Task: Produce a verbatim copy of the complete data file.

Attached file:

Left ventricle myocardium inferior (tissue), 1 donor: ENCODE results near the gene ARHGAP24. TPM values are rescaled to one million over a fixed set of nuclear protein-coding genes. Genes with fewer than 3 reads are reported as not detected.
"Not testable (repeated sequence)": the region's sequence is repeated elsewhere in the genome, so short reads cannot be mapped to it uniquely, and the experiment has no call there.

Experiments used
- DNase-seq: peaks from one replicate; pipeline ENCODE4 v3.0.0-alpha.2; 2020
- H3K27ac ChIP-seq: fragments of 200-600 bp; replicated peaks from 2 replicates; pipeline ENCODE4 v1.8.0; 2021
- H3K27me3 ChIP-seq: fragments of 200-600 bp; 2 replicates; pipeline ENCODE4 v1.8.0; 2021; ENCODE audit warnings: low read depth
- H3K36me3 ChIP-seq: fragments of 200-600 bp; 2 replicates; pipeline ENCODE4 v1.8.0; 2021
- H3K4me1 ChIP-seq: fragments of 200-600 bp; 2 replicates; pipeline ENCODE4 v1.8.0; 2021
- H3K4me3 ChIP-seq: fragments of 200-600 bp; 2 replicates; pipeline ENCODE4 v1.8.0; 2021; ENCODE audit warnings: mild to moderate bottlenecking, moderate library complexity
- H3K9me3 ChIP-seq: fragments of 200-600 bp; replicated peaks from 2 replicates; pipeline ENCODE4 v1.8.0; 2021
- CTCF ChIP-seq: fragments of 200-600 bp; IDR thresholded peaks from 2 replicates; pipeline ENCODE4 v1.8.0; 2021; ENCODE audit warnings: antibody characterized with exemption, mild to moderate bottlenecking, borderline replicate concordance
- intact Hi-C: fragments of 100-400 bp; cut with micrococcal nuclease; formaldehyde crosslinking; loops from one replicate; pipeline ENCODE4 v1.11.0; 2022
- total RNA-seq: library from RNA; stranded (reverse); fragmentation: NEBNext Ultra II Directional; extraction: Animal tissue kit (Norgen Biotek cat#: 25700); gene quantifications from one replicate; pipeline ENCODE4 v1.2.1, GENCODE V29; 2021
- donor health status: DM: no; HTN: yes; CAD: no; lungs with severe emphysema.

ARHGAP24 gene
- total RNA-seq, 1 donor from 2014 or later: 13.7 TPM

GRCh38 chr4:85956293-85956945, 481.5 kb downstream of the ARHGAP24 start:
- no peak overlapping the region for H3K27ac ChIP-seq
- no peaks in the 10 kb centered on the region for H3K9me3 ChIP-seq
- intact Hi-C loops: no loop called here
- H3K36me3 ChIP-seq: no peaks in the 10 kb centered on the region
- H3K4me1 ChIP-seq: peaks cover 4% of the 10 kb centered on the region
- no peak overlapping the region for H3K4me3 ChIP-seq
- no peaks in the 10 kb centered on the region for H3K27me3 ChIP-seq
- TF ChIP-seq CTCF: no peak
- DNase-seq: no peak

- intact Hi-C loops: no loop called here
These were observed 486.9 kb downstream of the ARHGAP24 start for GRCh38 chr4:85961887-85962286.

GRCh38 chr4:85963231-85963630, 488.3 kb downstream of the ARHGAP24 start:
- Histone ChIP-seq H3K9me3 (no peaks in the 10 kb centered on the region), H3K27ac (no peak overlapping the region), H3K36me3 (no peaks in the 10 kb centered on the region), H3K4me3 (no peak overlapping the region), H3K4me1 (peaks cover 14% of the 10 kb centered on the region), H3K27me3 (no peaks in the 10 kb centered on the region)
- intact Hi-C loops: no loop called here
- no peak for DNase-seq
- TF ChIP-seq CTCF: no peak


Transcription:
Left ventricle myocardium inferior (tissue), 1 donor: ENCODE results near the gene ARHGAP24. TPM values are rescaled to one million over a fixed set of nuclear protein-coding genes. Genes with fewer than 3 reads are reported as not detected.
"Not testable (repeated sequence)": the region's sequence is repeated elsewhere in the genome, so short reads cannot be mapped to it uniquely, and the experiment has no call there.

Experiments used
- DNase-seq: peaks from one replicate; pipeline ENCODE4 v3.0.0-alpha.2; 2020
- H3K27ac ChIP-seq: fragments of 200-600 bp; replicated peaks from 2 replicates; pipeline ENCODE4 v1.8.0; 2021
- H3K27me3 ChIP-seq: fragments of 200-600 bp; 2 replicates; pipeline ENCODE4 v1.8.0; 2021; ENCODE audit warnings: low read depth
- H3K36me3 ChIP-seq: fragments of 200-600 bp; 2 replicates; pipeline ENCODE4 v1.8.0; 2021
- H3K4me1 ChIP-seq: fragments of 200-600 bp; 2 replicates; pipeline ENCODE4 v1.8.0; 2021
- H3K4me3 ChIP-seq: fragments of 200-600 bp; 2 replicates; pipeline ENCODE4 v1.8.0; 2021; ENCODE audit warnings: mild to moderate bottlenecking, moderate library complexity
- H3K9me3 ChIP-seq: fragments of 200-600 bp; replicated peaks from 2 replicates; pipeline ENCODE4 v1.8.0; 2021
- CTCF ChIP-seq: fragments of 200-600 bp; IDR thresholded peaks from 2 replicates; pipeline ENCODE4 v1.8.0; 2021; ENCODE audit warnings: antibody characterized with exemption, mild to moderate bottlenecking, borderline replicate concordance
- intact Hi-C: fragments of 100-400 bp; cut with micrococcal nuclease; formaldehyde crosslinking; loops from one replicate; pipeline ENCODE4 v1.11.0; 2022
- total RNA-seq: library from RNA; stranded (reverse); fragmentation: NEBNext Ultra II Directional; extraction: Animal tissue kit (Norgen Biotek cat#: 25700); gene quantifications from one replicate; pipeline ENCODE4 v1.2.1, GENCODE V29; 2021
- donor health status: DM: no; HTN: yes; CAD: no; lungs with severe emphysema.

ARHGAP24 gene
- total RNA-seq, 1 donor from 2014 or later: 13.7 TPM

GRCh38 chr4:85956293-85956945, 481.5 kb downstream of the ARHGAP24 start:
- no peak overlapping the region for H3K27ac ChIP-seq
- no peaks in the 10 kb centered on the region for H3K9me3 ChIP-seq
- intact Hi-C loops: no loop called here
- H3K36me3 ChIP-seq: no peaks in the 10 kb centered on the region
- H3K4me1 ChIP-seq: peaks cover 4% of the 10 kb centered on the region
- no peak overlapping the region for H3K4me3 ChIP-seq
- no peaks in the 10 kb centered on the region for H3K27me3 ChIP-seq
- TF ChIP-seq CTCF: no peak
- DNase-seq: no peak

- intact Hi-C loops: no loop called here
These were observed 486.9 kb downstream of the ARHGAP24 start for GRCh38 chr4:85961887-85962286.

GRCh38 chr4:85963231-85963630, 488.3 kb downstream of the ARHGAP24 start:
- Histone ChIP-seq H3K9me3 (no peaks in the 10 kb centered on the region), H3K27ac (no peak overlapping the region), H3K36me3 (no peaks in the 10 kb centered on the region), H3K4me3 (no peak overlapping the region), H3K4me1 (peaks cover 14% of the 10 kb centered on the region), H3K27me3 (no peaks in the 10 kb centered on the region)
- intact Hi-C loops: no loop called here
- no peak for DNase-seq
- TF ChIP-seq CTCF: no peak